By Kate Fisch, LCSW
When you and your loved one have decided to seek out treatment for an eating disorder, time is of the essence. Because eating disorder thoughts and behaviors are often so intense, motivation to recover is fragile and perhaps even fleeting. That being said, however, choosing the right treatment program is absolutely essential to setting up your child for success in recovering from their eating disorder. With 100s of programs available in the United States and the clock ticking, finding the best program for your child and their individual needs can feel overwhelming. Here are 8 questions to ask when considering an eating disorder recovery treatment program that will hopefully help you narrow down your choices.
Questions to ask when deciding on a treatment center:
- Is the program you are considering an accredited treatment center?
When considering treatment for yourself or your loved one, you want to ensure that any program you are looking into has been accredited by the CACREP or JCAHO. These two agencies conduct an extensive investigation into the quality of the treatment center and are only approved when the highest of set standards have been met by the treatment program.
- Does the program you are looking into accept your health insurance?
The cost of eating disorder treatment can be high, as much as $2000 a day depending on the program and level of care necessary. Many treatment centers accept major health insurance plans and if you have a corresponding plan with mental health benefits, this could help cover a lion’s share of the cost of treatment. The treatment program you are looking into should be able to contact your health insurance provider to get more information about your benefits.
- Where is the program located?
Sadly, there are not always quality treatment programs available close to home. If you do not live in a major metropolitan area or close by, you might need to look out-of-state for an eating disorder treatment program. Be sure to choose one that is within a reasonable driving distance or is close to a major airport. Sending your loved one far away is difficult, however, the quality of the treatment center in combination with “goodness of fit” for your loved one is so important for eating disorder recovery. Just make sure it is located in a place where you can travel with some relative ease for family participation.
- Evaluate the program’s “goodness-of-fit” for your loved one.
Goodness-of-fit refers to the personal needs of your unique child. Eating disorder recovery programs are not one size fits all and finding a program that best fits your child as an individual is vital for successful recovery. For example, some residential programs utilize equine therapy as a primary intervention. If your child is allergic to horses, this could be a major obstacle to getting the most out of their treatment stay. Perhaps your child thrives in nature; be sure to find a program centered on the outdoors rather than a major metropolitan setting.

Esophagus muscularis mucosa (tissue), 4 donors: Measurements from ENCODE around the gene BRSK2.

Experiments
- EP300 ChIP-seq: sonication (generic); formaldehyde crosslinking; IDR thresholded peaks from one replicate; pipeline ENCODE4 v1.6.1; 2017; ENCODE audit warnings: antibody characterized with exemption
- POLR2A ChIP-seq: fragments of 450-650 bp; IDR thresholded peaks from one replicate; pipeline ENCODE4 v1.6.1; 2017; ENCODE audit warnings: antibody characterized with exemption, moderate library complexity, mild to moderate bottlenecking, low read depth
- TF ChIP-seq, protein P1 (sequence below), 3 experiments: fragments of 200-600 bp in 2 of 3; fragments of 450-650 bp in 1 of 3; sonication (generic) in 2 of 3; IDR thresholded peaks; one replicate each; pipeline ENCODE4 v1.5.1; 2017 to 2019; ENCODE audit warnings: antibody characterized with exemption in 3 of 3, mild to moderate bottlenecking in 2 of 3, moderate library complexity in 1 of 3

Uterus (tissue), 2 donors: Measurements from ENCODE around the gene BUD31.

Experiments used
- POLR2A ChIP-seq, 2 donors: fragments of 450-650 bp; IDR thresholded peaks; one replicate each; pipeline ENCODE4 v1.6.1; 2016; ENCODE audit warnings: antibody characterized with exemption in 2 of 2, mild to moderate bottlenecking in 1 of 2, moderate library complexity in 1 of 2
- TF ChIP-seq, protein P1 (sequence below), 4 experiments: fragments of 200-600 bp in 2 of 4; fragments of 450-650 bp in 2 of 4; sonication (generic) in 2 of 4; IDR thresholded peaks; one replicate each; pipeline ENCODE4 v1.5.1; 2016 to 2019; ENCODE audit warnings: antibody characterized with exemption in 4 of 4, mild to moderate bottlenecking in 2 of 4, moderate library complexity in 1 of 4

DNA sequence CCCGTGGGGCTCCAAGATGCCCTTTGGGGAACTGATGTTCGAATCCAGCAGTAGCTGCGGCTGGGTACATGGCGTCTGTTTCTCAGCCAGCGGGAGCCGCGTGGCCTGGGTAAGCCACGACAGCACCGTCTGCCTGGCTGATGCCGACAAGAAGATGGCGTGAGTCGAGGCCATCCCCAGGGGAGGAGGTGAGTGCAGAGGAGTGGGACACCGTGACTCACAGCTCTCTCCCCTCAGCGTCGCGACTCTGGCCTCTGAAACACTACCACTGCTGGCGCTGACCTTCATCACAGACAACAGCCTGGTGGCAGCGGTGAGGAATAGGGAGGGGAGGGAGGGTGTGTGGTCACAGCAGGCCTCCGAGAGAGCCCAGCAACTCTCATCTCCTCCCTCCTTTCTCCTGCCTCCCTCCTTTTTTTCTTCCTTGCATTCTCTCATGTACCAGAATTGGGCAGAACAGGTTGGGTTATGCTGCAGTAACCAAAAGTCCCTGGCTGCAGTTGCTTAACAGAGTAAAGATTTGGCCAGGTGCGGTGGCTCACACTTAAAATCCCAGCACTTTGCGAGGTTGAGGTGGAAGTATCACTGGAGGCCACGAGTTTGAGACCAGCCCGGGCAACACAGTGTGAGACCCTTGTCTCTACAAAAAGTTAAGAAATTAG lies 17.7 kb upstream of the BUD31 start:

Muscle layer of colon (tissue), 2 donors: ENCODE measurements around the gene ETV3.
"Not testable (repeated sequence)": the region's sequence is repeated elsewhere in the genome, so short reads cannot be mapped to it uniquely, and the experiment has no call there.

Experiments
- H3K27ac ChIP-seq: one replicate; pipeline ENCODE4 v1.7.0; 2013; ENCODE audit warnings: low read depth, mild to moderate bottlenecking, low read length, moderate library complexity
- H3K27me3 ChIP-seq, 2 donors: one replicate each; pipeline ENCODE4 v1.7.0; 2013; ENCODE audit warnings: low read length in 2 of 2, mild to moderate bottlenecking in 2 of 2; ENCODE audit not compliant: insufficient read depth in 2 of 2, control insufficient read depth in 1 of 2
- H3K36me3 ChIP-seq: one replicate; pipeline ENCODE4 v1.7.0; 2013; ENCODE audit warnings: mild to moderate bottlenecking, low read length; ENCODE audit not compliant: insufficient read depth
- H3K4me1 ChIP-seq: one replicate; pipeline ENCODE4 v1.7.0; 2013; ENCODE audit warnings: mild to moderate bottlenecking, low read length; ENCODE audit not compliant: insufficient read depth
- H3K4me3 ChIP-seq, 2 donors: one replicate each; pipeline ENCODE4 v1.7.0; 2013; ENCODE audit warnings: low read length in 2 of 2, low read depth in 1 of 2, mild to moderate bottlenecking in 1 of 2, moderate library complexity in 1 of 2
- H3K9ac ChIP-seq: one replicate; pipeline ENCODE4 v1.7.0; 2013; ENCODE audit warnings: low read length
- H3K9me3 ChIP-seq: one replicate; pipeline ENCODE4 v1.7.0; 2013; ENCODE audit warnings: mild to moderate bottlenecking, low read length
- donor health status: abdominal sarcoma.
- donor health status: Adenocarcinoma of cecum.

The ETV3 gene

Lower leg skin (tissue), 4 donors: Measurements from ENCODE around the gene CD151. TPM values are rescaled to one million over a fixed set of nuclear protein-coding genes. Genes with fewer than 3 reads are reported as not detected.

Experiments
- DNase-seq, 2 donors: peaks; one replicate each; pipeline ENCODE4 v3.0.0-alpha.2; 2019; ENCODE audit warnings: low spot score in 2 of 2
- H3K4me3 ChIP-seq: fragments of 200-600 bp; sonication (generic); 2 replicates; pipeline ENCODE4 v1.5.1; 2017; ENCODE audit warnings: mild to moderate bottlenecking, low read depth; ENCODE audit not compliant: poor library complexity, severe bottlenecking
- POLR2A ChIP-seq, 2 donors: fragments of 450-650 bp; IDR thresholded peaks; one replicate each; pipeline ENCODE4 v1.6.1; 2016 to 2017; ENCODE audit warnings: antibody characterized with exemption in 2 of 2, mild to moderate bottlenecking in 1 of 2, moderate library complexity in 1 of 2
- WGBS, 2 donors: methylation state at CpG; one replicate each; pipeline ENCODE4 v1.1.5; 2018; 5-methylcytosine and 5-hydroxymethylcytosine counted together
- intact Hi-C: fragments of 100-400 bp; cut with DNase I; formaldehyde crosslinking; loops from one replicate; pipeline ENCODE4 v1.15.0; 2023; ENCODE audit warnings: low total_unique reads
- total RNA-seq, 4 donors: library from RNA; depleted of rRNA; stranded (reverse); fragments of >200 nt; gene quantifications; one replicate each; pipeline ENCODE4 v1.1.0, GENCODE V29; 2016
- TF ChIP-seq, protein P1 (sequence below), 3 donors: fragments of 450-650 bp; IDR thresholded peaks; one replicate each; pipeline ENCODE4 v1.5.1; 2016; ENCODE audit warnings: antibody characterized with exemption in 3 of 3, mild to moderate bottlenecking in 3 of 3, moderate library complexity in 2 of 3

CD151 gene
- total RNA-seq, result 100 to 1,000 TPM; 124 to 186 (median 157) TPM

- How does the program include family members during the course of treatment?
Most programs include family therapy as part of the big picture treatment plan, but level of involvement can vary depending on the treatment center. Having support from loved ones and family members is crucial for sustained recovery post treatment, so be sure to choose a program that includes the family/loved ones as part of the treatment process.
- What is the patient to therapist ratio?
Participating in a treatment program for eating disorder recovery is intense work and much support is needed. It is important to ask about therapist and other treatment team provider’s caseloads to ensure that they will have the availability when your loved one needs support.
- Will my child be able to continue with their school work?
Although medical stabilization if necessary and reduction in eating disorder behaviors will be the top priority during early treatment, it is important to consider how your child will stay on top of their schoolwork. Some treatment centers coordinate directly with your child’s school and can facilitate remote learning. Other residential and inpatient facilities actually have educators on staff that take over the academic needs of your child while participating in the treatment program. Be sure to ask the intake coordinator what is available before admission.
- Does the program offer Aftercare programming?
Even though a patient might have completed a treatment program and is ready to return home, this does not mean their work is done. Recovering from an eating disorder is an ongoing process and you and your loved one will need continued support. Look for a treatment program that offers “alumni groups” or virtual aftercare support groups so that they can stay connected to their treatment team and even peer support during those fragile first few weeks transitioning back into home life.